Since we had already decided on the Raymarine C-Series chartplotter we decided to keep it in the family and bought the Raymarine S3 autopilot with the linear electric drive. We chose to go with the hand held control unit meaning no fixed control head. With the hand held control you can sit anywhere in the cockpit and still monitor and control the autopilot.
Since the Alpha still works and there was room to install another drive arm on the rudder stock, we left the Alpha drive in place and it is available if, or when, the Raymarine unit fails.
The decision to buy the new autopilot and the actual purchase were by far the easy parts. In addition to the parts that came with the new unit it required the purchase of drive arm. Fortunately I had access to the machine shop at work because the arm required some modifications. In addition to the drive arm and the linear actuator, I also had to mount a rudder position transmitter which required the manufacturing of some special brackets. All of this had to mount under the bed in the aft cabin. Of course all of these components had to mounted in proper alignment with each other both vertically and horizontally.
After much head scratching, cussing, skinned knuckles and cutting out cardboard templates it did finally come together. The hardest part was mounting the drive unit since the access to that corner under the bed allowed only one arm to be inserted at a time. So with one hand I held up the mounting and attached the lock washer and nut to the bolt sticking through from the top.
So far, a successful installation. After some initial tuning the unit seems to work pretty well. It still seems to wander some, especially under sail, but there may be some way to fine tune it’s performance further. The main advantage over the Alpha is its ability to follow waypoints and that it can be activated and deactivated by pushing a button. The Alpha uses a mechanical device to lock the drive to the drive arm and this requires lining everything up before being able to engage the autopilot and not grabbing the wheel in an emergency without first unlocking the drive. There have been occasions when some wayward buoy comes out of nowhere to attack the boat and you just grab the wheel in a panic. With the Alpha that is the wrong thing to do because if you put any pressure on the wheel you can’t unlock the drive unit. With the Raymarine you eventually realize that you can’t seem to turn the wheel but just pushing that button gives you control. Of course this is all a hypothetical situation, it's never actually happened to us.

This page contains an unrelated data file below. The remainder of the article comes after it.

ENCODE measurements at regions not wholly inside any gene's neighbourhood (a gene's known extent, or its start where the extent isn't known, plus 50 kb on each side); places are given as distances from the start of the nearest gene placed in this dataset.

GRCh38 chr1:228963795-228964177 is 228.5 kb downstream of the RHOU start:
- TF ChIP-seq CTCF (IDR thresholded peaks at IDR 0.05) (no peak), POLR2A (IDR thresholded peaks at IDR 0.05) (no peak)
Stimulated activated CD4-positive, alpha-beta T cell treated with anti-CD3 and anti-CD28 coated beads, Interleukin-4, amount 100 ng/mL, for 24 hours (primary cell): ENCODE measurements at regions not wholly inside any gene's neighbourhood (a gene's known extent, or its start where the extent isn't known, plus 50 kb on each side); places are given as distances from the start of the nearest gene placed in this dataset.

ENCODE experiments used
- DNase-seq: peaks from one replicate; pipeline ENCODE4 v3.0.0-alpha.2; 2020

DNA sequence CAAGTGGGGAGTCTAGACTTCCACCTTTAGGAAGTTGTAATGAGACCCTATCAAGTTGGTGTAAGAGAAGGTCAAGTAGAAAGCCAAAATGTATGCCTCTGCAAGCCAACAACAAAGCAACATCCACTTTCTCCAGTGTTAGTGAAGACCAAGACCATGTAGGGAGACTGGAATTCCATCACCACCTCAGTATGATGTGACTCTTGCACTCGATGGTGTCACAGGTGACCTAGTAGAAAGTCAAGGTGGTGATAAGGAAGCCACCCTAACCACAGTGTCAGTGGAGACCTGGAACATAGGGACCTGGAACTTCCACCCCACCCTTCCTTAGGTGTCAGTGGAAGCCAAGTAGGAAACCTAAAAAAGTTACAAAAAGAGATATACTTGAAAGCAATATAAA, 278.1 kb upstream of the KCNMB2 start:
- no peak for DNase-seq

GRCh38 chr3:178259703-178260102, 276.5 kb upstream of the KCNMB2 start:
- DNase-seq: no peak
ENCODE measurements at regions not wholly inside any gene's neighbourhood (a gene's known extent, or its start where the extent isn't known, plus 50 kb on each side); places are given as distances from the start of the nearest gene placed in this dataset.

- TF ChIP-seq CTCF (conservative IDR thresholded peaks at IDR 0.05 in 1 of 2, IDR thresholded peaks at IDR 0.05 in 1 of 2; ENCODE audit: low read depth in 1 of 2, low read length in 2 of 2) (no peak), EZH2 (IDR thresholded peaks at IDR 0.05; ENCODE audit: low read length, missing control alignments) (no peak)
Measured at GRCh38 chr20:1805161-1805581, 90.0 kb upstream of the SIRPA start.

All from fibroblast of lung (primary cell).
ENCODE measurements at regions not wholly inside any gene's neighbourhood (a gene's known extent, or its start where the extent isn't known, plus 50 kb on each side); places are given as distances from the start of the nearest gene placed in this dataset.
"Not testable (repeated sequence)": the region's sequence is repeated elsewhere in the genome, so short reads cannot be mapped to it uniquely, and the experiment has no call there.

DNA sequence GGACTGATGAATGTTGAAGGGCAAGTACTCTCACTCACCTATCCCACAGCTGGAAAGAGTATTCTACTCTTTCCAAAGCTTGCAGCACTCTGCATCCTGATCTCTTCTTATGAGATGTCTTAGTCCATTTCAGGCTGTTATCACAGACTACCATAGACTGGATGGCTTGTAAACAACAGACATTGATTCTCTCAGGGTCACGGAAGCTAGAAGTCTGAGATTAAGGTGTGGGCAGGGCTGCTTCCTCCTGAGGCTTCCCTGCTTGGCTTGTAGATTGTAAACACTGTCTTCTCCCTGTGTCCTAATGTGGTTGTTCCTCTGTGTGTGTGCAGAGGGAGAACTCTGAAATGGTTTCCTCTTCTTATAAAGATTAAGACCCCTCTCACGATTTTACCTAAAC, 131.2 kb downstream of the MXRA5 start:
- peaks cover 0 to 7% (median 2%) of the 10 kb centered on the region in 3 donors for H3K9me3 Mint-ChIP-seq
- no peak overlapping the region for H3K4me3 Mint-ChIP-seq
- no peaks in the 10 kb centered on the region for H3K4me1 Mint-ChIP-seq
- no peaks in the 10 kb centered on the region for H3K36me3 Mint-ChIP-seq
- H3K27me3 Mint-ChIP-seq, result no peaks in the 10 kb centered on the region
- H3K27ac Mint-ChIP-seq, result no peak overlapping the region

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Water, water everywhere………etc., etc.
One of the things that was always at the back of my (Bob's) mind during our last cruising adventure was how much potable water we had and where to get more. These were the choices:
And of course between these fill ups you worried about every drop used. So we decided to get a watermaker. There are several options:
I ran across an article in Good Old Boat magazine about building your own watermaker using readily available off the shelf parts. So the choice came down to buying a unit or building one. The advantage of buying one is that if it doesn’t work you have someone to contact, although that doesn’t always work either. The disadvantage is that you are tied in to one supply for spares and replacement parts. The advantage of building one is that all the parts are off the shelf and should be readily available if something breaks or wears out. The disadvantage is, of course, that if it doesn’t work, who do you talk to and who can you blame?